Saturday, December 12, 2015



That’s how Friday felt.  Christmas blues are not unusual and they hit me hard this morning.  I walked into my office (already feeling this blue film on my spirits) and got hit with a bunch of emails from Columbus adding complexity, rework, changes in protocol, and hassle to what is only to be a fraction of what my job is but seems to rob me of the most meaningful parts of my work.  I did not see an end.

I can become over stimulated and more tired in December with the extra demands and chaos of Christmas at a children’s hospital.  I was doing very well, then todayughI cannot even listen to my voice go on about it.  Spare me my own whining!  God give me perspective!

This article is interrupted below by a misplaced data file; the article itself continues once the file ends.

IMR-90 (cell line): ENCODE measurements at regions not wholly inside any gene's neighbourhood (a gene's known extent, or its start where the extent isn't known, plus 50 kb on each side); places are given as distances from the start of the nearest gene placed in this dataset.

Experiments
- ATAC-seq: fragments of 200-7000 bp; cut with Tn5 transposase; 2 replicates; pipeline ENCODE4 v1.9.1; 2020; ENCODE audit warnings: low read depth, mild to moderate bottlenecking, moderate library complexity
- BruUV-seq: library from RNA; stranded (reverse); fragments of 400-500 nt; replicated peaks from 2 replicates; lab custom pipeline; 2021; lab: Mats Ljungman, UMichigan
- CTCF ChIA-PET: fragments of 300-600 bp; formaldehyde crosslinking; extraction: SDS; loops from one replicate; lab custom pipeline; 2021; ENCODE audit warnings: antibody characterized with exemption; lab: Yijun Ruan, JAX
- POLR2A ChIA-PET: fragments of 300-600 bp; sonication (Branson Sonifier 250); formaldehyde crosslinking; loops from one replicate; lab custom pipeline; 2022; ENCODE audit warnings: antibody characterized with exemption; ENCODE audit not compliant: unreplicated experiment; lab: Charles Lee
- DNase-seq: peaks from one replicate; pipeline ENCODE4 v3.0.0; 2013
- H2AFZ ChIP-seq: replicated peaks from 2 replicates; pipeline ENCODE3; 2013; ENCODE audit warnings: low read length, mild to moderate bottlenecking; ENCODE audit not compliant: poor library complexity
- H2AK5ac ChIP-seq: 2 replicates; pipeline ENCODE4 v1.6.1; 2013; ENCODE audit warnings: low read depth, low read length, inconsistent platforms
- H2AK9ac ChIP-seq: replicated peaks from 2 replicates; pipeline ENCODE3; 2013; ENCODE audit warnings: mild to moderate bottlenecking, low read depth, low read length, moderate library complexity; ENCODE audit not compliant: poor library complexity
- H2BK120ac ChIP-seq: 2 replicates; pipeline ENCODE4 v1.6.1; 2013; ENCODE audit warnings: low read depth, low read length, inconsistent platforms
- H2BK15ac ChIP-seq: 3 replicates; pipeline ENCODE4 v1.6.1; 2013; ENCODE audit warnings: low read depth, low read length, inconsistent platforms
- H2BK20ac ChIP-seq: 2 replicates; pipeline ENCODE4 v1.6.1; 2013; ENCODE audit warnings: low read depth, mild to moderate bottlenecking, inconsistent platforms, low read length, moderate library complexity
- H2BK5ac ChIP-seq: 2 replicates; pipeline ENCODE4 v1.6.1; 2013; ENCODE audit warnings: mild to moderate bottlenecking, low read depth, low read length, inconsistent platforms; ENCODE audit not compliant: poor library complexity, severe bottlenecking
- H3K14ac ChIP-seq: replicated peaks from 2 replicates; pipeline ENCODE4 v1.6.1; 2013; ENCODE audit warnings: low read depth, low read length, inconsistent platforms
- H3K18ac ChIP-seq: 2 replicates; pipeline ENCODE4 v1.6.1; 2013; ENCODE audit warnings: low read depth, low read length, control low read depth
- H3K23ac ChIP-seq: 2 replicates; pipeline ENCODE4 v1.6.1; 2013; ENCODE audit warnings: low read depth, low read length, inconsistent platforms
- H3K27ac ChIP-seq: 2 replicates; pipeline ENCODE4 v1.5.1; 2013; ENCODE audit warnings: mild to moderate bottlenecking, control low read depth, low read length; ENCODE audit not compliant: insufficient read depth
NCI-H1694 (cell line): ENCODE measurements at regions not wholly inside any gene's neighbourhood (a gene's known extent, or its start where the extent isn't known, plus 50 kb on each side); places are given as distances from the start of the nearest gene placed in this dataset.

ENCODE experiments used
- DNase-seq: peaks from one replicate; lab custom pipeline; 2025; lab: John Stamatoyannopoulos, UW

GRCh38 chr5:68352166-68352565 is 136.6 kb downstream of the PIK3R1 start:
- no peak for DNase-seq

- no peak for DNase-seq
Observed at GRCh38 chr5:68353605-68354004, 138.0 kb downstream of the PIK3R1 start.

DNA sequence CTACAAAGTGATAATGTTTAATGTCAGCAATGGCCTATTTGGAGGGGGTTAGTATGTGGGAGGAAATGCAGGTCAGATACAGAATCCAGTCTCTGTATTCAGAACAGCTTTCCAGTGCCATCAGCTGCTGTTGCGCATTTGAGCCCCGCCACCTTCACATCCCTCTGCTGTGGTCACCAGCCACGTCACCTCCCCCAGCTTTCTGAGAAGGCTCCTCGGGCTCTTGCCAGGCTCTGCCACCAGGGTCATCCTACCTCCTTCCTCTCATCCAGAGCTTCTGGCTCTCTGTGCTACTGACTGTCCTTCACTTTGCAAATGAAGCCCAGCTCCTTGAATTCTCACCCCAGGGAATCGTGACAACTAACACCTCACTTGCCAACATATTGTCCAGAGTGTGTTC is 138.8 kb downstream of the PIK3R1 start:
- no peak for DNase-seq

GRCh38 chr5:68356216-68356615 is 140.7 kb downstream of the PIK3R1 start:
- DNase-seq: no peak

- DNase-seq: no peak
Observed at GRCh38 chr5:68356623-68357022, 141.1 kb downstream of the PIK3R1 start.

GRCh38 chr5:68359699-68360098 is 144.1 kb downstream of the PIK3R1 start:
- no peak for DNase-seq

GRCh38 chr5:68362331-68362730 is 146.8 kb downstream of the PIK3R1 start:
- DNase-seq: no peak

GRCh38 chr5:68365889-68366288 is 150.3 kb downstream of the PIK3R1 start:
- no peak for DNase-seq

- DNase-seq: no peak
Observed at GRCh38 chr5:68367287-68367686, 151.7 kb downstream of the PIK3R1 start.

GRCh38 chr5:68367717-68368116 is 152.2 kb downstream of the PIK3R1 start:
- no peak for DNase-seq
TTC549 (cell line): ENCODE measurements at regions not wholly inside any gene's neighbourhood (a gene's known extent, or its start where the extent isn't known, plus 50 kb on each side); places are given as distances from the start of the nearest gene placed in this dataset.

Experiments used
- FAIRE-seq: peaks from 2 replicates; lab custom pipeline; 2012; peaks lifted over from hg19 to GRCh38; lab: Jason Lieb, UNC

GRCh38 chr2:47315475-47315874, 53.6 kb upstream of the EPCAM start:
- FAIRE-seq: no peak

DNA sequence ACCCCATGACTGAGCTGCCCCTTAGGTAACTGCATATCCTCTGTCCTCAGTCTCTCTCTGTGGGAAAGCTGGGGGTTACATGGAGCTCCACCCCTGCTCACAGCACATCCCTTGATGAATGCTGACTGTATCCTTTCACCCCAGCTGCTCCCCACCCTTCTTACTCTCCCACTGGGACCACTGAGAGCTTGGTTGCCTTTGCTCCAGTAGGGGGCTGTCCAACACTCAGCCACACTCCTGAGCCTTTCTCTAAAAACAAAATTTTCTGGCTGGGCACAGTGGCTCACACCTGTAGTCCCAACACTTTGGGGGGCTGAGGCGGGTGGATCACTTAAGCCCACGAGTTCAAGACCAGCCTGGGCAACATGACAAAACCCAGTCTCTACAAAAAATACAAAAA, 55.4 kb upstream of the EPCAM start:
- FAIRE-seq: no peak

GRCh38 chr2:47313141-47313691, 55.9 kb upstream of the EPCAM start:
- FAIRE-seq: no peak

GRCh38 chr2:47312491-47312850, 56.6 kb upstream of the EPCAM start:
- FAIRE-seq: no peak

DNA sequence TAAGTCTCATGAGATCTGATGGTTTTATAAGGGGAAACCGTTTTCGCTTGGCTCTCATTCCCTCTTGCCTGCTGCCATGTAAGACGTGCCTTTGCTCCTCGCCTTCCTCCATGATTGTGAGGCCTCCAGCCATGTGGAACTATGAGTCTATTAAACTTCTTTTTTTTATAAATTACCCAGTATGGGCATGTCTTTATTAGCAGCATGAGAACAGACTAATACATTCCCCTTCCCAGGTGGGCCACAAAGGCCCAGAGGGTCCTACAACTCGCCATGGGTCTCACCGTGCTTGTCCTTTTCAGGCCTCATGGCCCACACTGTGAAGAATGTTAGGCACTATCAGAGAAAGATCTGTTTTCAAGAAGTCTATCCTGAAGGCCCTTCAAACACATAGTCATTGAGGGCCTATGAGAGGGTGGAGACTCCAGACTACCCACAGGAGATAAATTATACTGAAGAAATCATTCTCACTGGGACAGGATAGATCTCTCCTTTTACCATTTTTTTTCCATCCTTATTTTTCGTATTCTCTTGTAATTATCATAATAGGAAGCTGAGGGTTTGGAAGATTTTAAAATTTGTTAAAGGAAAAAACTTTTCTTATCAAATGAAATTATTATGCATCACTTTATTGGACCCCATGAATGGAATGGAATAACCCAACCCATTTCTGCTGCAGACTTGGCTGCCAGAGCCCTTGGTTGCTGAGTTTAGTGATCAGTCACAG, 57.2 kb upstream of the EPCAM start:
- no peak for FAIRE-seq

I was rescued by a Fridayknowing that I could center and reset for a few days after the day finished.  I am so thankful to have made the commitment to slow down Christmas daily by going through “The Greatest Gift” by Ann Voskamp.  It would be my top priority on Saturday morningno clock to hurry me, quietness, time to sit in the flickering candles and soft Christmas music and twinkle lights, time to reflect, and nourish myself with whatever God had for me.

Who would have thought the story of Ruth and Naomi would have anything to do with Christmas?  God knewand prompted Ann to write His message to me today.  Naomi was not having a great Christmas (having lost her husband and two sons).  It was hard to see that her widowed daughter-in-law, Ruth, was there by her side, never to leave her alone.